Feminism is the radical idea that women are equally human, and Christians everywhere should care that throughout human history, and still today, people have not in fact believed or acted as if this were the case.
Feminists should care about Christianity because it is simultaneously a religion with an egalitarian vision that has been and should continue to be liberating for women, and because it has been a major institution of patriarchy that remains a pervasive cultural force needing criticism.
These statements come from Dr. Caryn D. Riswold’s compelling book Feminism and Christianity: Questions and Answers in the Third Wave. (http://www.amazon.com/Feminism-Christianity-Questions-Answers-Companions/dp/1556358377) This succinct book makes the case for the strong connection between Christianity and feminism better than any other book I know. Dr. Riswold presents thorough scholarship in a clear and engaging style accessible to lay and clergy, as well as academic, audiences.
Dr. Riswold describes her purpose in writing this book: “I wrote Feminism and Christianity for two main audiences: the Christian who is either skeptical or uninformed about feminism’s relevance for the religion today, and the feminist who doesn’t see any need to talk about Christianity given its patriarchal history and tendencies. I divided the book into ‘feminist questions of Christianity’ and ‘Christian questions of feminism’ as a way to start addressing the questions that I know to be out there. I don’t claim to have answered or even asked every question perfectly, but I do hope to have sparked conversation and discussion in classrooms, churches, and living rooms that will live on beyond the covers of the book.”
While Dr. Riswold realizes the value of her academic writing, she feels called also to write for a wider audience. “I also intentionally wrote the book to be accessible to a wide range of readers. My previously published writing had been much more tailored to an academic reader and an audience more familiar with terminology and ‘insider’ issues in the field of Christian theology. I’ve come to realize in recent years, though, that while that work remains vitally important, I am called also to speak and write to people who are not experts. In fact, this is what I do in the classroom with undergraduate students every day! Explaining the history and relevance of something like Latin American liberation theology to 32 twenty-year-olds taking my introductory class for general education credit—that’s just another Wednesday to me. So, I realized, why not take the skills and passions I bring to my classroom every day into the public realm of writing, speaking, and publishing?”
Caryn Riswold grew up in Lutheran congregations in South Dakota. She was in the first generation of her family who earned a college degree. In 1993, Caryn completed her B.A. degree at Augustana College, a liberal arts college of the Evangelical Lutheran Church in America (ELCA), located in her childhood hometown of Sioux Falls, South Dakota. When she was about to leave for graduate school, the pastor of her home church remarked about her interest in feminist theology: “But you’re not one of those feminazis, right?”
In the introduction to Feminism and Christianity, Caryn also relates this more recent incident: “I travel through the rural Midwest proudly wearing a black T-shirt proclaiming in hot-pink letters: This is What a Feminist Looks Like. The manager of the Cracker Barrel in Missouri said to my husband: ‘She doesn’t look any different than my wife.’” This remark, like that of Caryn’s pastor, indicates that many people still have distorted images of feminists.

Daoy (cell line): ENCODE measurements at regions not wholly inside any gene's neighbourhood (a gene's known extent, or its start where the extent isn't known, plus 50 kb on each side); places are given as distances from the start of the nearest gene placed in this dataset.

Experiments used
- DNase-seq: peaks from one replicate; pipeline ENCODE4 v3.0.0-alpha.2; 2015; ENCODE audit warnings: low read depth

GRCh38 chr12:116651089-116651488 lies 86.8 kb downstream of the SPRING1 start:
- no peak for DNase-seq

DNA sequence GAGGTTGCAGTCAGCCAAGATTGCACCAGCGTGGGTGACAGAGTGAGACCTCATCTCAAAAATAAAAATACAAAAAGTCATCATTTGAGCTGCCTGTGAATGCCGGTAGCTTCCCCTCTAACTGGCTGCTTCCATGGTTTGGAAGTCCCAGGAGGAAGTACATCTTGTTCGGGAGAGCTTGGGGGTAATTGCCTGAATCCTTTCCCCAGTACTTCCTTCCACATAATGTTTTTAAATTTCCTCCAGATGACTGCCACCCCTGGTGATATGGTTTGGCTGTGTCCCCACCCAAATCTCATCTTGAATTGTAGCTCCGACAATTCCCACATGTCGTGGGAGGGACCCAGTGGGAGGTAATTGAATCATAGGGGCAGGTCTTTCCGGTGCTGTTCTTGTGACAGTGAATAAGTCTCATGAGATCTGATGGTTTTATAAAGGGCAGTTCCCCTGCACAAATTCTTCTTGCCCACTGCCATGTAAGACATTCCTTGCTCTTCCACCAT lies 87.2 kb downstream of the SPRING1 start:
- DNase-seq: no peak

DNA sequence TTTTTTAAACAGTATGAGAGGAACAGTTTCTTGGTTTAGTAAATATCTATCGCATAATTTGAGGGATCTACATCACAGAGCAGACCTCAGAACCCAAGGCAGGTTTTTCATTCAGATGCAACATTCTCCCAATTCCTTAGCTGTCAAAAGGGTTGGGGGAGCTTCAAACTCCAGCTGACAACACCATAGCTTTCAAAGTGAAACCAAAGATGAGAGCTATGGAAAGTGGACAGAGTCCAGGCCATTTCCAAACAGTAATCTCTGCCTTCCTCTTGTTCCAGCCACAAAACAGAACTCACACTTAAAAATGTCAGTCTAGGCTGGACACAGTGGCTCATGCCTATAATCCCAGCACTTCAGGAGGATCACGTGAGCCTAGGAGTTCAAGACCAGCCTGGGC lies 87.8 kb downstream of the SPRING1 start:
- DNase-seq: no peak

In her graduate studies Caryn connected feminism and Christian theology. She earned the Master of Arts in Theological Studies (M.A.T.S.) degree from Claremont School of Theology, the Master of Theology (Th.M.) degree from Lutheran School of Theology at Chicago, and the Doctor of Philosophy (Ph.D.) degree from Lutheran School of Theology at Chicago. For more than a decade Dr. Riswold has taught religion and chaired the Gender and Women’s Studies program at Illinois College in Jacksonville, Illinois.
In 2010, I met Caryn at the annual Faith and Feminism/Womanist/Mujerista Conference at Ebenezer/herchurch Lutheran in San Francisco. She was engaging, knowledgeable, and witty in her presentation and in personal conversations. In her presentation she was so persuasive about the importance of social media, like Facebook and Twitter, in spreading the egalitarian, liberating messages of Christianity and feminism that I increased my activity on Facebook and signed up for Twitter when I got back home.
Practicing what she preaches, Dr. Riswold continues to find wider audiences for her messages. “Bringing more thoughtful people into conversations about justice and God and church and religion and social change is crucial to any movement,” she explains. “So I started trying to do that in Feminism and Christianity, and I’ve taken it to another level now with my blog, feminismxianity, on the Progressive Christian Channel at Patheos.com. (http://www.patheos.com/blogs/carynriswold/). Since that launched in July 2012, I’ve been amazed by both the gratitude and the resistance (still!) for feminist perspectives on Christianity, politics, and pop culture.”
In bringing feminism to her study of Christian theology, Caryn has taken some risks. She gives this example: “As a graduate student at Lutheran School of Theology at Chicago, where my advisors were all male professors, I declared that for my qualifying exam on a major theologian (a full day event for which one spends months researching and preparing), I wanted to write on radical feminist philosopher and theologian Mary Daly. To put this in context, know that most of my classmates wrote on more typical (male) giants in the field like Wolfhart Pannenberg or Karl Barth or Albrecht Ritschl or maybe Jon Sobrino. My faculty advisors agreed, and I was off and running. It’s just one moment in my journey where supportive communities made a significant difference. It has been important throughout my journey that I’ve been a part of educational and ecclesial communities that recognize and support feminist work.”